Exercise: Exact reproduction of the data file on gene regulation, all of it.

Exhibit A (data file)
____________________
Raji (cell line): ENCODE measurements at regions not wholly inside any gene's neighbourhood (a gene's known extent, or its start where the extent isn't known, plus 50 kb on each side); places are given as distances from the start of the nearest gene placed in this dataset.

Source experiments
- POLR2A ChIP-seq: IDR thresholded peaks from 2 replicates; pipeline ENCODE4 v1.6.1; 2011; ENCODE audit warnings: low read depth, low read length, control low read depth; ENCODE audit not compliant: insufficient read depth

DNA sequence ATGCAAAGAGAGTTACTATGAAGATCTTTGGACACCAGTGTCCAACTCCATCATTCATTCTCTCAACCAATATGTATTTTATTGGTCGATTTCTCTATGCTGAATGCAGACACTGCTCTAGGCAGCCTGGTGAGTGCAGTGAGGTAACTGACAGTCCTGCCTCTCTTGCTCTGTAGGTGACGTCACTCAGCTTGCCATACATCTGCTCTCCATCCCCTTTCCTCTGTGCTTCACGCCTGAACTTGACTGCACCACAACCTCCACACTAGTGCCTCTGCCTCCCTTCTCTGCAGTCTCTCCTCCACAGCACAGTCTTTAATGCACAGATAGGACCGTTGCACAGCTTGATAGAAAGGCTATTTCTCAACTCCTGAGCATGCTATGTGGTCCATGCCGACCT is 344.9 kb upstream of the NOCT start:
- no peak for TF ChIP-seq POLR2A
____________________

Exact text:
Raji (cell line): ENCODE measurements at regions not wholly inside any gene's neighbourhood (a gene's known extent, or its start where the extent isn't known, plus 50 kb on each side); places are given as distances from the start of the nearest gene placed in this dataset.

Source experiments
- POLR2A ChIP-seq: IDR thresholded peaks from 2 replicates; pipeline ENCODE4 v1.6.1; 2011; ENCODE audit warnings: low read depth, low read length, control low read depth; ENCODE audit not compliant: insufficient read depth

DNA sequence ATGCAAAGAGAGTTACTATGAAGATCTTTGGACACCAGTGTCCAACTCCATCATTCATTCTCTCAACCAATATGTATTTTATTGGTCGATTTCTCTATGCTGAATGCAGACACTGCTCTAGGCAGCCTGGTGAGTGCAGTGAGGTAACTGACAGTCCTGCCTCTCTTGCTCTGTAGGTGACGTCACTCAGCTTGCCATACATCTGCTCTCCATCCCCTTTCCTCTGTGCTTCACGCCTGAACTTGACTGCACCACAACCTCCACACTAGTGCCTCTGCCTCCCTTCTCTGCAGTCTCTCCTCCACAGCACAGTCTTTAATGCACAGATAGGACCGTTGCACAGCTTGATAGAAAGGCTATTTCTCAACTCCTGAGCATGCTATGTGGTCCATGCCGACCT is 344.9 kb upstream of the NOCT start:
- no peak for TF ChIP-seq POLR2A